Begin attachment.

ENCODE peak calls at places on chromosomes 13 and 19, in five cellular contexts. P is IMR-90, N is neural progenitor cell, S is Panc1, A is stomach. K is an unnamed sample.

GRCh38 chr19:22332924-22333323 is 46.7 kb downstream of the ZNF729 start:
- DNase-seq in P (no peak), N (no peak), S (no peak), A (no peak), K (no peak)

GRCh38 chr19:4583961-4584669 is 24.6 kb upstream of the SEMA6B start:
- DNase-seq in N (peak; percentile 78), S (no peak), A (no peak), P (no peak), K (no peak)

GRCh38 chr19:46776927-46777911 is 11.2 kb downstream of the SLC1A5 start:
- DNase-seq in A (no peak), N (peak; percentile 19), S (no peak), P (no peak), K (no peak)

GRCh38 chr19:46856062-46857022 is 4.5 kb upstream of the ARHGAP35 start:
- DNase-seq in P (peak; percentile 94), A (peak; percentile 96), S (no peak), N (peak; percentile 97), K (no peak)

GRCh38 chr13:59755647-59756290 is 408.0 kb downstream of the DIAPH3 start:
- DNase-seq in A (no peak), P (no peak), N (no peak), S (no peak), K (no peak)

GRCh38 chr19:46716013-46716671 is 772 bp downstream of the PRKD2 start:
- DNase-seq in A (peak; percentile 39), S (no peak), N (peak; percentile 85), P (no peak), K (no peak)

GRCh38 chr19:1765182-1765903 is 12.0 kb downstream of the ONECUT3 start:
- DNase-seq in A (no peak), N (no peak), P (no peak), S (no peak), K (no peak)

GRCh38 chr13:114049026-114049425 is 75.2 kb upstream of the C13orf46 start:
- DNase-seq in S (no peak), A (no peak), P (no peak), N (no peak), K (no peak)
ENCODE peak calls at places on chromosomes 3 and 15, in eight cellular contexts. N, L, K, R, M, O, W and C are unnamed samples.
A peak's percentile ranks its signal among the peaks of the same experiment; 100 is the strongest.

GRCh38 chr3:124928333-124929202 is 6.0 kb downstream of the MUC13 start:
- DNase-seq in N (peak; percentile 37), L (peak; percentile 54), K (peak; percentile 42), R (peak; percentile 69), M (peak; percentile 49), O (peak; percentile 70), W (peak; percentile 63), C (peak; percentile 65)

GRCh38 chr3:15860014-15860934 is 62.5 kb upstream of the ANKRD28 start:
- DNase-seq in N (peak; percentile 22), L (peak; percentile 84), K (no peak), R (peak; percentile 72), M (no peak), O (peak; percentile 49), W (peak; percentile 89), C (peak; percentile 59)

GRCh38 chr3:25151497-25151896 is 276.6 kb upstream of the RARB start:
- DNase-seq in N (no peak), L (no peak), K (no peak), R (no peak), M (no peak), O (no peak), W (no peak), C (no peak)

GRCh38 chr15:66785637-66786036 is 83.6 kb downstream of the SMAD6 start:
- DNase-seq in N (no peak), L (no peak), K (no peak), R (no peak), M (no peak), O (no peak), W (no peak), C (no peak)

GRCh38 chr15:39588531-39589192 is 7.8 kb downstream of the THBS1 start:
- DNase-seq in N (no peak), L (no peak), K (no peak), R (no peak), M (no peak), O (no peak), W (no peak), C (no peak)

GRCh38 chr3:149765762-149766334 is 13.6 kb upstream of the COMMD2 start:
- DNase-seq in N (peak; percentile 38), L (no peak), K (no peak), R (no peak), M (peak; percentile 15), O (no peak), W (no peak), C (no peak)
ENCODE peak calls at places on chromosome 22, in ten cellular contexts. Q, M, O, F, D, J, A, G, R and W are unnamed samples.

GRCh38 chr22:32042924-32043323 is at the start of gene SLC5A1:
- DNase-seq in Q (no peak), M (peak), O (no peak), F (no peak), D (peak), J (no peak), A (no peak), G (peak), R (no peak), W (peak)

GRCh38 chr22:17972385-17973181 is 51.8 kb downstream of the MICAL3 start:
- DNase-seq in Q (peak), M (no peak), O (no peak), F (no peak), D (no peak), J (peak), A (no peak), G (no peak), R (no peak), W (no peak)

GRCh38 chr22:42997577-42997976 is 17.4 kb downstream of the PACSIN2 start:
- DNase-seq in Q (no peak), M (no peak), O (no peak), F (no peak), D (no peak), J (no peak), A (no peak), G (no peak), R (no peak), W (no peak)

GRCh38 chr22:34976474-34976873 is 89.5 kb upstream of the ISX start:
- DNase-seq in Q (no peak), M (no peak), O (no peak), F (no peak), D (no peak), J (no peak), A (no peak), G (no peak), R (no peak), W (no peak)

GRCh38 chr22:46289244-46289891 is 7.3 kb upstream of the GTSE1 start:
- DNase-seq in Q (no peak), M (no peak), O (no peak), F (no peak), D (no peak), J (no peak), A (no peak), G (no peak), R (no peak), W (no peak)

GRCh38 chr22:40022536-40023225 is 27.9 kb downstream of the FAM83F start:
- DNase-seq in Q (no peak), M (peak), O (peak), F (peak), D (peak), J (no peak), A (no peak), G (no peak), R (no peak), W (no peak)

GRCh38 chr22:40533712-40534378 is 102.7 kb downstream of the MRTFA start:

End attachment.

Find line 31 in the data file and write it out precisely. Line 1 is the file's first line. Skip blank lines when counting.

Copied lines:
- DNase-seq in N (peak; percentile 38), L (no peak), K (no peak), R (no peak), M (peak; percentile 15), O (no peak), W (no peak), C (no peak)